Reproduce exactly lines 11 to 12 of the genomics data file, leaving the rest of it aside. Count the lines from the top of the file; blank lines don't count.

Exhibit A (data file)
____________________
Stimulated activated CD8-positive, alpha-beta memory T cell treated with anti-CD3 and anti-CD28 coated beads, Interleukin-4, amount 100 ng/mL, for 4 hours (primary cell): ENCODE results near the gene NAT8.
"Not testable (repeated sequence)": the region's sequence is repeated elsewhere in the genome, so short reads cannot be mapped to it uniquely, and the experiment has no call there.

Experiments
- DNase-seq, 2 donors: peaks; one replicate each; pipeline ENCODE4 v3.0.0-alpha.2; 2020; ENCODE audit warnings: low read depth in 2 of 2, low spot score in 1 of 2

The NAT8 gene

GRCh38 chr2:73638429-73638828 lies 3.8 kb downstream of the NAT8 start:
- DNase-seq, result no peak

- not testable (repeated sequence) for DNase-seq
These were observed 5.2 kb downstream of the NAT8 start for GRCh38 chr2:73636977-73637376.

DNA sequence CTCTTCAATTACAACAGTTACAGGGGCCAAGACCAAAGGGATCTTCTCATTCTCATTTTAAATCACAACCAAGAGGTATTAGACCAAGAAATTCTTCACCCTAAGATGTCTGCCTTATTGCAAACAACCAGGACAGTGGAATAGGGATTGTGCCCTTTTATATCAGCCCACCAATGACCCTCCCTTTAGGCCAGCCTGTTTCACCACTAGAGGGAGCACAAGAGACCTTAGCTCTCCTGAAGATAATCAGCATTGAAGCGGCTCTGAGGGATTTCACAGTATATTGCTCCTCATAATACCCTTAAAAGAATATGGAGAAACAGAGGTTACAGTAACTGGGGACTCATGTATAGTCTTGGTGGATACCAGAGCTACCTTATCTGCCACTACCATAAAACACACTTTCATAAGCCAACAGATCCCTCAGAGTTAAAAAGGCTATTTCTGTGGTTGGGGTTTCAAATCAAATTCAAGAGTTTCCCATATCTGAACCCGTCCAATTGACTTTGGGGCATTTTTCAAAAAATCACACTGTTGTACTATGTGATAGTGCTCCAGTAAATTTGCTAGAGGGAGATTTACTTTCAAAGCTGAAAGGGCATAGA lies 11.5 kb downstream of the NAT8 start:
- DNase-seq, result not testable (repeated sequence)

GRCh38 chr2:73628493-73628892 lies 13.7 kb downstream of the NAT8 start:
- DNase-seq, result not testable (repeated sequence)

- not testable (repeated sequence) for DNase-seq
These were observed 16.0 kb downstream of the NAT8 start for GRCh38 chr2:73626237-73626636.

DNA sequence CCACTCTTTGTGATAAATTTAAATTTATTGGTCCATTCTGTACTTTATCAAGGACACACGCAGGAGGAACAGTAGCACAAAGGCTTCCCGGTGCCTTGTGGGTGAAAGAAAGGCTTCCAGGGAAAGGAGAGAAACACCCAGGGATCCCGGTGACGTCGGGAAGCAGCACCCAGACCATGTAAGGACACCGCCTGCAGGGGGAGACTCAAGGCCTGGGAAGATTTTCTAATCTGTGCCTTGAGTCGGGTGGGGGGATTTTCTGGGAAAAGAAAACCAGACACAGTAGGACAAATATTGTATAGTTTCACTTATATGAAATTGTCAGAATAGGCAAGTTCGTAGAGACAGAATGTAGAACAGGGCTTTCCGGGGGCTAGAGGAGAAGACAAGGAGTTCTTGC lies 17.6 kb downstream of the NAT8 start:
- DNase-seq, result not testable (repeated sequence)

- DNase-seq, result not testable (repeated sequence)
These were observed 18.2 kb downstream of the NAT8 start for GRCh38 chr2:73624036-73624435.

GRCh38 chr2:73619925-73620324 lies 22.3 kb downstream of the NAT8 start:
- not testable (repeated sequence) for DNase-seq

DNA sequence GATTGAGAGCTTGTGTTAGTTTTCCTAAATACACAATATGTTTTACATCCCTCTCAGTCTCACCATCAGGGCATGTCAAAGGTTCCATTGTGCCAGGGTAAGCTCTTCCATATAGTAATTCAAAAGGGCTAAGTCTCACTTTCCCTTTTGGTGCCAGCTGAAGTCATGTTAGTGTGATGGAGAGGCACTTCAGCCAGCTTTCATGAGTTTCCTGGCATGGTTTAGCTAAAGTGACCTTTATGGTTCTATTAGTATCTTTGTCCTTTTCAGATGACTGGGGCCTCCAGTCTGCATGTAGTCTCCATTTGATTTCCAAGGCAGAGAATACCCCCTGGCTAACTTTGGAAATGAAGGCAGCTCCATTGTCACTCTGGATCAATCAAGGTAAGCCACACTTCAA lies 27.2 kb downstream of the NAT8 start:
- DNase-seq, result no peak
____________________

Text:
- DNase-seq, result not testable (repeated sequence)

GRCh38 chr2:73628493-73628892 lies 13.7 kb downstream of the NAT8 start: